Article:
In March, 1886, thirty Arkansas and Texas families, including Frank, Susan and family, came west by emigrant train. In 1886, the train ride would have taken them through Texas, New Mexico, Arizona, California and here to Portland, Oregon. Emigrants paid about $40. for a transcontinental trip. Immigrant cars varied from railroad to railroad. In the 1880s, immigrant sleeping cars were introduced. They consisted of two tiers of boxlike wooden cubicles built along each side of the car, which could be used for sitting or sleeping. They had to furnish their own bedding. A cooking stove was in the cars to prepare their own food during the long journey. The immigrants were treated as freight rather than humans.

From Portland, the Oregon Railway & Navigation Company followed the, Columbia River east to Wallula Junction where it left the river and continued east to Walla Walla, Washington and the end of the line at Riparia, Washington on the Snake River. At Riparia they boarded a steamboat for the 70 mile trip to Lewiston, Idaho. At Lewiston the emigrants camped on the banks of the river for three weeks while waiting for the weather to open up enough for them to continue their journey. Their destination was the Camas Prairie near Grangeville, in Idaho County. Frank purchased a horse and wagon in Lewiston for their remaining journey over the mountain to the prairie.

The last of Frank and Susan's children, Thomas Jefferson Eller, was born in 1887 after their arrival.

In 1891, Frank took up 160 acres by homestead near the present town of Fenn, Idaho. His land was former NezPerce Indian land and within two miles of a campsite the Indians used at Tolo Lake.

Frank was a farmer and rancher by trade. He also had the stage route between Cottonwood and Kamiah delivering the mail. In 1902, he opened a livery barn in Cottonwood. Susan was a mid-wife for her neighbors.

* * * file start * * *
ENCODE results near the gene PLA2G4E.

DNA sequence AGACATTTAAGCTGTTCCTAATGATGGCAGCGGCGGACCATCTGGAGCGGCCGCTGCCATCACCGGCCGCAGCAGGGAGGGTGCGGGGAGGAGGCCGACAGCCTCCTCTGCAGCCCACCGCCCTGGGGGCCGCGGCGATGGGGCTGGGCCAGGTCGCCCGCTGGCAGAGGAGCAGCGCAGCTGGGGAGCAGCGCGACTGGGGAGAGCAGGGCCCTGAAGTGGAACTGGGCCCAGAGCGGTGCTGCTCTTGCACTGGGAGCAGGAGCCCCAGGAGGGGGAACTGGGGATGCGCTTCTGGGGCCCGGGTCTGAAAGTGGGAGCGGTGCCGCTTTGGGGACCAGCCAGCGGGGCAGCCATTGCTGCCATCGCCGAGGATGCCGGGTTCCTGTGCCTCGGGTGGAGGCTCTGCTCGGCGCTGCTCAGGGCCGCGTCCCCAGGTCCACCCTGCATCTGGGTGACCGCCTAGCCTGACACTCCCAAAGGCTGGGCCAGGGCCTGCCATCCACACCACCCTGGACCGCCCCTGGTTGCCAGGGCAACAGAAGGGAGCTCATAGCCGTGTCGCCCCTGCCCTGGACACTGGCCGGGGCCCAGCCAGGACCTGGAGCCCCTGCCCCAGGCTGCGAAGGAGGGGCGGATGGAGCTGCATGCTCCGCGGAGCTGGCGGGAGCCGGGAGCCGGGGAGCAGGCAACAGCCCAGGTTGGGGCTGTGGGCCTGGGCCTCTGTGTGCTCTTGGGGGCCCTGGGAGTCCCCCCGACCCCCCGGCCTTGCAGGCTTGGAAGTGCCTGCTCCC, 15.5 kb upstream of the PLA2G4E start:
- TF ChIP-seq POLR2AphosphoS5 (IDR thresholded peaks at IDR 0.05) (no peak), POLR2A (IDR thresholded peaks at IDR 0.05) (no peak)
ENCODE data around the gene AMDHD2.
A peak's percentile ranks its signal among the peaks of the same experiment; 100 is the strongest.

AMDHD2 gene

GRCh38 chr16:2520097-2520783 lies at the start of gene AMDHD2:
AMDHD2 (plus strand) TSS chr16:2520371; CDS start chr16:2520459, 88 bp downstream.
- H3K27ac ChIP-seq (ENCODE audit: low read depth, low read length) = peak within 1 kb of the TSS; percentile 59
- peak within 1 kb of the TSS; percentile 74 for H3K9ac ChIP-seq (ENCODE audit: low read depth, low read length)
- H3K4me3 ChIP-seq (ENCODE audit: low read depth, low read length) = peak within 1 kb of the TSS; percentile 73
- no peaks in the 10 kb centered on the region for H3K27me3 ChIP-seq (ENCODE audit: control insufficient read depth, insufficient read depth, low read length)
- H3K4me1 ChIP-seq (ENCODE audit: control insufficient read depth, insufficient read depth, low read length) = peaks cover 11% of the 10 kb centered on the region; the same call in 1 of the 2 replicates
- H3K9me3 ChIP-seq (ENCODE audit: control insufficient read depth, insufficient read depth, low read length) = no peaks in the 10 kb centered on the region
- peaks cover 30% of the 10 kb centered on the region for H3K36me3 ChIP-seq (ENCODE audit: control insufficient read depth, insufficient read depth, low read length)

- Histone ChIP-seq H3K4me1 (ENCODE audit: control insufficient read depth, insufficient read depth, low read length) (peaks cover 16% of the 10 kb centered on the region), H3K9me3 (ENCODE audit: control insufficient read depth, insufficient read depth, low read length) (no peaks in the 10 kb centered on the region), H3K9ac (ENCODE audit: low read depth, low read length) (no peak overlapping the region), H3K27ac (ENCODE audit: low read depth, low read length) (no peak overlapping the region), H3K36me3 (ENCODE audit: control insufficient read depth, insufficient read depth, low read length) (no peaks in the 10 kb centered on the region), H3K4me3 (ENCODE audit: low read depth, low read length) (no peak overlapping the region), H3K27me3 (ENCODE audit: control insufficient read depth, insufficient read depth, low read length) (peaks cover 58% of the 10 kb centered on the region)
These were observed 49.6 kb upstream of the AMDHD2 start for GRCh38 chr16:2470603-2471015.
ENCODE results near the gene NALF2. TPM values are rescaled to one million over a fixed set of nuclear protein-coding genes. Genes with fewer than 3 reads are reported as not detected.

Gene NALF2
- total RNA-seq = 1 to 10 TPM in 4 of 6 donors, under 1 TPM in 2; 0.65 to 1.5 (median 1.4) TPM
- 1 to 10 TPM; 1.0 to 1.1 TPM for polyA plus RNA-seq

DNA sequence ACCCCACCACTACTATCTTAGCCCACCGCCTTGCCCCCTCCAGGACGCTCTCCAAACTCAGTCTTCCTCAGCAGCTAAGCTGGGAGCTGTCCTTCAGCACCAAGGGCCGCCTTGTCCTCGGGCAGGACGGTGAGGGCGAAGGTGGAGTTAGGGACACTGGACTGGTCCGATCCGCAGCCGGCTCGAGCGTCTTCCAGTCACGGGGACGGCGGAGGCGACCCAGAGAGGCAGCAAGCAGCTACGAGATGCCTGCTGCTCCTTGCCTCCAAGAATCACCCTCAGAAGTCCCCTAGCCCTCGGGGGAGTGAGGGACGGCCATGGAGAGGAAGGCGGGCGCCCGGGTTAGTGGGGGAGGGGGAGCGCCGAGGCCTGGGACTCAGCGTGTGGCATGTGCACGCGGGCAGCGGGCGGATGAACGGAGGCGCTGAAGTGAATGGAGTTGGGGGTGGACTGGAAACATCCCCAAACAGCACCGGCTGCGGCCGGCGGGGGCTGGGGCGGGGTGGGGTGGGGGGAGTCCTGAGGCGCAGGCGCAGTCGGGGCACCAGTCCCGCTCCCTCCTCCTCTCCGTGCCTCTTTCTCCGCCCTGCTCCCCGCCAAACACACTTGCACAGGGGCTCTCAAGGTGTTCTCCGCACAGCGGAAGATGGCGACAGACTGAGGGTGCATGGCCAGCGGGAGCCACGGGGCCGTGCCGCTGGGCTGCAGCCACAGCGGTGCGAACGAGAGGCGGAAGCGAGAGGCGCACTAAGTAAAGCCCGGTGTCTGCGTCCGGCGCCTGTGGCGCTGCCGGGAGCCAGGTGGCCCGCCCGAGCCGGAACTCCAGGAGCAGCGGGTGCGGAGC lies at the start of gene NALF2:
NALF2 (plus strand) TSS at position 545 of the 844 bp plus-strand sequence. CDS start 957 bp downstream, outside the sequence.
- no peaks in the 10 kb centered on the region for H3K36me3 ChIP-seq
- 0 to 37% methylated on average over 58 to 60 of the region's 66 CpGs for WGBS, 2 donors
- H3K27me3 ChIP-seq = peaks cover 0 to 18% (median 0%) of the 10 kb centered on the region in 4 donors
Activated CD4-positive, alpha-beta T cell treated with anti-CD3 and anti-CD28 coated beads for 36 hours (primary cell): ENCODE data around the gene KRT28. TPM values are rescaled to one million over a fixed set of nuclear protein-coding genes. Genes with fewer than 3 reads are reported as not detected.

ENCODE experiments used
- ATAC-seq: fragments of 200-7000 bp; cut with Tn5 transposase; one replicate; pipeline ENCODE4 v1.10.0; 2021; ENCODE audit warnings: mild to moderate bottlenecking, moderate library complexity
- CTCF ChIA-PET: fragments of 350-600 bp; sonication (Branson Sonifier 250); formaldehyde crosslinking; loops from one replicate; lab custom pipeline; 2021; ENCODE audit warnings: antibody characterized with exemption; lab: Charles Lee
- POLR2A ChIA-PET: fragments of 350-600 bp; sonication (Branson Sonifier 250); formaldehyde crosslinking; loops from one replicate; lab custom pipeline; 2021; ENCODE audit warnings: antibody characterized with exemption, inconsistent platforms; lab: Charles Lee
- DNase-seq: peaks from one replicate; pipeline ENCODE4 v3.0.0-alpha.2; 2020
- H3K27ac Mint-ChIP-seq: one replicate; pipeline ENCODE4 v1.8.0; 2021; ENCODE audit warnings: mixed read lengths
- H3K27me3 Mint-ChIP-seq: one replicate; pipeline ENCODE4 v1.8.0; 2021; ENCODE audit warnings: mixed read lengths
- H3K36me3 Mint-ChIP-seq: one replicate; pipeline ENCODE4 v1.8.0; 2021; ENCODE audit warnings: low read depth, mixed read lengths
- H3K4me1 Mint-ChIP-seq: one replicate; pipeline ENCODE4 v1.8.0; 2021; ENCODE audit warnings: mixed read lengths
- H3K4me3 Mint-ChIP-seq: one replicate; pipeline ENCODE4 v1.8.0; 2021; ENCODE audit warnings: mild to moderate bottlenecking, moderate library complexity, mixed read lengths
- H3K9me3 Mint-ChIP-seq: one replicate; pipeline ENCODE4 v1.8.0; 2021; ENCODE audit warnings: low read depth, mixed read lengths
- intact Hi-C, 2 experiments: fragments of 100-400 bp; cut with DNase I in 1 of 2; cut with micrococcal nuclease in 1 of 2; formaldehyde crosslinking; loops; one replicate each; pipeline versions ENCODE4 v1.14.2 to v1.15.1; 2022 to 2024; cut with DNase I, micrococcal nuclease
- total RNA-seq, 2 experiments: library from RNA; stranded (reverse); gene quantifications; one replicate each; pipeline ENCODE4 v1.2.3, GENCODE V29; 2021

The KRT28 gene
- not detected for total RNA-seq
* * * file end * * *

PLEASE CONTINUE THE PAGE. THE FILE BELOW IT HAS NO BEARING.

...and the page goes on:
Frank and Susan moved their family to Cottonwood in 1903, where they had built a new home. They only lived in their new home about a year and a half when, at age 52, Susan died on December 14, 1904. Frank remained in Cottonwood for a while, then moved to his oldest daughter, Allie Eller Hashagen Baker's home in Grangeville, where he died February 13, 1906, at age 70. Both he and Susan are buried at Cottonwood City Cemetry. Thus ended Frank's journey across the U.S..

Janine Rae Eller Porter (7), Clarence Dale Eller (6), Joseph Franklin (5), Joseph Michael Franklin (4), Joseph (3), Johann Jacob, Jr. (2), Jacob, Sr. (1), Casper (a)

ELLER CONFERENCE - July 14-18, 1993
Portland, Oregon


Eller Chronicles Vol. VIII-1 FEB. 1994

Page from Bible belonging to Jacob Eller of Macon County, Tennesee showing his brother and sister's birth. Record for Joseph M. M. Eller says he was born 11 November, 1835, not 11 March, 1835 as Frank states he was born.


Census History of Joseph Michael "Franklin" Eller

Joseph Michael "Franklin" Eller Migration Route


Eller Chronicles Vol. VIII-1 FEB. 1994


Western Publishing Company 1903
pgs. 482-483

Joseph M. Eller, better known as Frank, is a man of energy, enterprise and sagacity in the affairs of life, while uprightness and integrity have given him a good standing among his fellows, and industry and business push have gathered for him a good holding of worldly goods. He is one of the substantial men of Idaho County, and it is fitting to grant to him a representation in the history of northern Idaho. At the present time Mr. Eller is handling the Cottonwood Livery stables in the town, and is doing a good business.